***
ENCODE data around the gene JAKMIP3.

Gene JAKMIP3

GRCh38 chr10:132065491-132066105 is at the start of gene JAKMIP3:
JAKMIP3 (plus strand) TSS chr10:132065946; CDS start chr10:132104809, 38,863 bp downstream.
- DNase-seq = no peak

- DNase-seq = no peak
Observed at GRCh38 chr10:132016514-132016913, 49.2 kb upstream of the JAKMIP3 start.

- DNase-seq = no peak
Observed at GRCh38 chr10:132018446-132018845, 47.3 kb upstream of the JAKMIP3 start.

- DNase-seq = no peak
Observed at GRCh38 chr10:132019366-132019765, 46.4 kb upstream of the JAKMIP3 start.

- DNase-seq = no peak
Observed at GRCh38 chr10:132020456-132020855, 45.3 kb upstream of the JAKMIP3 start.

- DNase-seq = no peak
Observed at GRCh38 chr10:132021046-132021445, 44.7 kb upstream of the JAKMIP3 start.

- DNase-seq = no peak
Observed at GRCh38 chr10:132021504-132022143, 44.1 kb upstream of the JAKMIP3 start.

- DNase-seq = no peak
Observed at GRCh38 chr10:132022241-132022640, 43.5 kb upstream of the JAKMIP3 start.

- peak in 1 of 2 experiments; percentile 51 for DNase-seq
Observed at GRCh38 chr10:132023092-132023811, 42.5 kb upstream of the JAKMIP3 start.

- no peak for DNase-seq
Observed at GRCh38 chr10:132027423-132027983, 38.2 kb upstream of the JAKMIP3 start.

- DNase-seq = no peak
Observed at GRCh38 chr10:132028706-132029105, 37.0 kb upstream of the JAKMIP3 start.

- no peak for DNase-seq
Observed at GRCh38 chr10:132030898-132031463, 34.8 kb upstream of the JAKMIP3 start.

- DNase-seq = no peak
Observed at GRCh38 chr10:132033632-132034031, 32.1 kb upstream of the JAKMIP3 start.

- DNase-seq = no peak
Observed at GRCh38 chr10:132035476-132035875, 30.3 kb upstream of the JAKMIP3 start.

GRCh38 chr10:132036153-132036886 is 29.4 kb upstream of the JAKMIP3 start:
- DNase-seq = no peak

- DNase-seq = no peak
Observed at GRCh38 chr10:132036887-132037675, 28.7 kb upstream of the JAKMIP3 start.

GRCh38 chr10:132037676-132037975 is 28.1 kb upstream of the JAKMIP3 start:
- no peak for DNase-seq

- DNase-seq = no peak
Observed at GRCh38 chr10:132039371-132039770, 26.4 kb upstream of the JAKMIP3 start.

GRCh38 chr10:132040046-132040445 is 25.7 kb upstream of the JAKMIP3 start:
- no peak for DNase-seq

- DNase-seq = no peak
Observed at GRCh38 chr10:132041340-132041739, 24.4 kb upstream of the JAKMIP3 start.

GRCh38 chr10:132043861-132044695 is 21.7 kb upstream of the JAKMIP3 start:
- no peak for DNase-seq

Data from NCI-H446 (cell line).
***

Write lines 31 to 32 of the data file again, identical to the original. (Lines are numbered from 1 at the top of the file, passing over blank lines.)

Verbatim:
Observed at GRCh38 chr10:132035476-132035875, 30.3 kb upstream of the JAKMIP3 start.

GRCh38 chr10:132036153-132036886 is 29.4 kb upstream of the JAKMIP3 start: